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What everyone got wrong about the NL West

Five things we 'knew' about teams in spring that changed by fall
@AJCassavell
September 12, 2019

Baseball has a funny way of ruining prescripted narratives. On the surface, the 2019 National League West race has gone according to plan. The Dodgers, heavily favored in March, were crowned as division champions on Tuesday. The four teams chasing L.A. have dealt with some predictable ups and downs. And

Baseball has a funny way of ruining prescripted narratives.

On the surface, the 2019 National League West race has gone according to plan. The Dodgers, heavily favored in March, were crowned as division champions on Tuesday. The four teams chasing L.A. have dealt with some predictable ups and downs.

And yet, all five clubs have gone off the script of conventional preseason wisdom. With that in mind, here's a look at one thing we got wrong about each team in the National League West.

D-backs: The D-backs couldn't restock their roster for the future while also contending for the playoffs

The D-backs have challenged conventional wisdom this season with their playoff push. They traded their best player, Paul Goldschmidt, before the season. Then they traded their best pitcher, Zack Greinke before the Trade Deadline.

They still might be better than they were in 2018.

Carson Kelly, a 25-year-old catcher acquired in the Goldschmidt deal, owns an .866 OPS. Eduardo Escobar, re-signed for $21 million over three seasons, has been worth 4.0 bWAR (Wins Above Replacement). Zac Gallen, the 24-year-old righty acquired from Miami at the Deadline, has posted a 2.61 ERA in seven starts for Arizona.

Those three examples speak to the strategy of D-backs general manager Mike Hazen. All three will help in the future. All three are also helping Arizona push for a Wild Card spot in the present.

Dodgers: Kenley Jansen was immune from regression

The Dodgers clinched their seventh consecutive division title on Tuesday night. Their biggest weakness this season was one of their biggest strengths for the past six.

At the back end of the bullpen, Jansen hasn't been the reliable closer he's been for most of the past decade. Jansen has blown seven saves this year and he owns a 3.79 ERA (a career high) and a 1.10 WHIP (nearly a career high).

As always, Jansen can rely on a wealth of postseason experience and hope things will turn around under the bright lights. He owns a 2.08 ERA in 39 playoff games, and he clearly has experience on the big stage. But the Dodgers have questions at the back end of their bullpen this October that weren’t there for the rest of their run of NL West dominance.

Giants: Buster Posey would regain his offensive prowess following major hip surgery

The Giants were optimistic Posey would come back and anchor the middle of their lineup after undergoing surgery to repair a torn labrum and microfracture in his right hip -- injuries that left him compromised for much of 2018. Posey spent the offseason rehabbing and was back behind the plate on Opening Day. But he hasn't rebounded offensively as the Giants had hoped. The 32-year-old veteran entered Wednesday batting .257, 45 points below his career average. He has six home runs in 373 at-bats, and his .694 OPS is on pace to be the lowest of his career.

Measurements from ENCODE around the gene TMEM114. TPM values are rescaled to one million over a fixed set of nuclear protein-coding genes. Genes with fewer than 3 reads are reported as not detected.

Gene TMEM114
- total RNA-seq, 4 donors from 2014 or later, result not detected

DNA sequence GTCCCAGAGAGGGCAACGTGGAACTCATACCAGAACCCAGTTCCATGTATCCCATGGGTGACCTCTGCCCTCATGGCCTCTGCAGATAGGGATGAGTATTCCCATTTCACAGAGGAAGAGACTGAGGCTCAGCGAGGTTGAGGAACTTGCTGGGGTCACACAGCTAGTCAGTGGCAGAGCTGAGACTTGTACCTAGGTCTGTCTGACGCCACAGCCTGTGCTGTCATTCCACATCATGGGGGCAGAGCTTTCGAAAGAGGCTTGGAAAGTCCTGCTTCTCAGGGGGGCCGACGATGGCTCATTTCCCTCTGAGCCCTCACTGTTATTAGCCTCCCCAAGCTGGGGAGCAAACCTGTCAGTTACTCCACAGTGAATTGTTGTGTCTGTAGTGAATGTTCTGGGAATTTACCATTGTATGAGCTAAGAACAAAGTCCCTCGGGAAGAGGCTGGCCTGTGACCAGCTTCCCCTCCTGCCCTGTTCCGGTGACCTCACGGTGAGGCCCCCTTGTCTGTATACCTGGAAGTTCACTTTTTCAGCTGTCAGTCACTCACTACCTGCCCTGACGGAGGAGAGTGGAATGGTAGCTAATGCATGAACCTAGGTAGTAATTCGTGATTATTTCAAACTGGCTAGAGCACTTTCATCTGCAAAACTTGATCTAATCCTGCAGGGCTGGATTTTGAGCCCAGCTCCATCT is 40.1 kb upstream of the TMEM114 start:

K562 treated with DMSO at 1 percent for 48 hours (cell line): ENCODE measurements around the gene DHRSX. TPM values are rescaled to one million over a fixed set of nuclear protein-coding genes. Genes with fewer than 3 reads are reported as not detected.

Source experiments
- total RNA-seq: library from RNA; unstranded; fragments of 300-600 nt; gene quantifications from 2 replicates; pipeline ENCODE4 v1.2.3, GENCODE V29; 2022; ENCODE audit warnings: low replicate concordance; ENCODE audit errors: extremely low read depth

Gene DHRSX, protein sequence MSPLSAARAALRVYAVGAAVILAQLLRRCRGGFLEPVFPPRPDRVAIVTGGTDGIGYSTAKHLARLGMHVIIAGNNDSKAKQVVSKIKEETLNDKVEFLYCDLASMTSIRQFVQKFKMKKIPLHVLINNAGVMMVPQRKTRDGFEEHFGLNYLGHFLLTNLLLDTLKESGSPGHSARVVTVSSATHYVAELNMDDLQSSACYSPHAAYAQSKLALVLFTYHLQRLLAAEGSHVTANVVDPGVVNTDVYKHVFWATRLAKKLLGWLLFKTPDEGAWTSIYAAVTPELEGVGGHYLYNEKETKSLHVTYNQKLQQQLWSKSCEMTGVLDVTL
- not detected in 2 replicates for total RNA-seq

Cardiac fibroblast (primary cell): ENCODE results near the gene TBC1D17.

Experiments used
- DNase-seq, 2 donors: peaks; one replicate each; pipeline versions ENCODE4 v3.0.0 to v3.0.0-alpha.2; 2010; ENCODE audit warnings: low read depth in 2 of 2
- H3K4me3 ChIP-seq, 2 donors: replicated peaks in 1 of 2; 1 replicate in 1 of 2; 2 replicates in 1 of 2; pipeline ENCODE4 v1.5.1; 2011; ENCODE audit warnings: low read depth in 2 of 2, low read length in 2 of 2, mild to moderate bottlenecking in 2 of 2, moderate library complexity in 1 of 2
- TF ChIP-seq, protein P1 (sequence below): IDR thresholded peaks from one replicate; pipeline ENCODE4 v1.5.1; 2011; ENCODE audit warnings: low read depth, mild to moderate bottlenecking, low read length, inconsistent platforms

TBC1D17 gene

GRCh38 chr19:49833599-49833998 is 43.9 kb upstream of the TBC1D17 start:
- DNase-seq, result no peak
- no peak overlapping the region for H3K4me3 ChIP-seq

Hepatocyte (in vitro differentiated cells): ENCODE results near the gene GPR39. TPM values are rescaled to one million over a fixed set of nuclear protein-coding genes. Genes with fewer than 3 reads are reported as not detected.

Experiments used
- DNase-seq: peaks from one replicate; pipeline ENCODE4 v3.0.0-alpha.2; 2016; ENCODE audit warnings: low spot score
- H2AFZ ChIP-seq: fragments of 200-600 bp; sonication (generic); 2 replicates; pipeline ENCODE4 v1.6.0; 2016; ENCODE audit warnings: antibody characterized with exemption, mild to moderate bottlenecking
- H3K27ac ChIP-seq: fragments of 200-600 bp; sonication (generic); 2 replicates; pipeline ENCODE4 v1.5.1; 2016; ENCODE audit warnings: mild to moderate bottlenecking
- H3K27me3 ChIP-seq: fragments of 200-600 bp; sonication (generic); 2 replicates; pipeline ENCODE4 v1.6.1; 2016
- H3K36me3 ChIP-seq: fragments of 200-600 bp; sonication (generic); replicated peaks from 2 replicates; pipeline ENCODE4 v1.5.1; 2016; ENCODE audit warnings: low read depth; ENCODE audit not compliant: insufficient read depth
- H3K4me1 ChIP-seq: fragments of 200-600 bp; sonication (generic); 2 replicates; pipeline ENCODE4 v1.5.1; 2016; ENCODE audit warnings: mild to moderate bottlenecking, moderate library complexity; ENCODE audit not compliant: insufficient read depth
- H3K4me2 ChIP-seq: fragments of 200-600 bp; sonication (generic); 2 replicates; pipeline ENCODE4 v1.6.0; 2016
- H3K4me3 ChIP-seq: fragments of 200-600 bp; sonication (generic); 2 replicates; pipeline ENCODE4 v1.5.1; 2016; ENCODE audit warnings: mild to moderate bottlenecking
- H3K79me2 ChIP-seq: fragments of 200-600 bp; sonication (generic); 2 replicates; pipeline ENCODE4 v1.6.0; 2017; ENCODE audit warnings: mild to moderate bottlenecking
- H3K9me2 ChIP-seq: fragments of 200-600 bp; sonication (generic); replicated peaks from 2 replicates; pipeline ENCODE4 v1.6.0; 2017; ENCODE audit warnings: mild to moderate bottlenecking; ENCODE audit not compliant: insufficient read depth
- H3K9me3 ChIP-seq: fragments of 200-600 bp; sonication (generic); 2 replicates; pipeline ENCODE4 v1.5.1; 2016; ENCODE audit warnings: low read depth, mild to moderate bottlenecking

"If you look at my numbers, you can tell I haven't had the greatest year," Posey said. "So confidence is probably not going to be at an all-time high."

Posey continues to deliver value for the Giants with his defense, but his season-long struggles at the plate will be cause for concern ahead of 2020 and '21, the final two years of his contract.

Padres: The middle infield of the future is set

Half of it is. Before a back injury sidelined Fernando Tatis Jr. in August, he was on pace for one of the greatest rookie seasons in franchise history. At 20, he was the Padres' most impactful player in 2019, and there's still room to grow. He's locked up the shortstop job in San Diego.

The second base job? That's still up for grabs. Luis Urias hasn't taken hold of it as the club hoped. Urias surprisingly began the season in the Minors. He began receiving regular big league playing time early in the second half, and he was hitting just .208 with a .619 OPS in 54 games this season entering play on Wednesday.

The Padres remain optimistic Urias can be Tatis' long-term double-play partner. But they’re also looking to break open their contention window next season, and they need more production than what the 22-year-old Urias has given them this season.

Rockies: The Rockies’ young pitching staff was poised for a big season

At long last, the Rockies solved their rotation issues in 2018. Kyle Freeland developed into a legit front-line starter. German Márquez, Tyler Anderson and Jon Gray all showed promise. Colorado thought it had the pieces in place for one of the best rotations in franchise history.

That hasn't materialized. Entering play on Wednesday, the Rockies owned a 5.93 ERA, the worst mark in the Major Leagues. By mid-August, all five starters from their Opening Day rotation had landed on the injured list.

Marquez and Gray have shown positive signs this year. But they haven't done enough to overcome poor showings from Freeland (6.98 ERA), Anderson (11.76), Chad Bettis (6.08) and Jeff Hoffman (7.06). The Rockies have serious questions to ask themselves about their starting pitching this offseason.

AJ Cassavell covers the Padres for MLB.com. Follow him on Twitter @ajcassavell.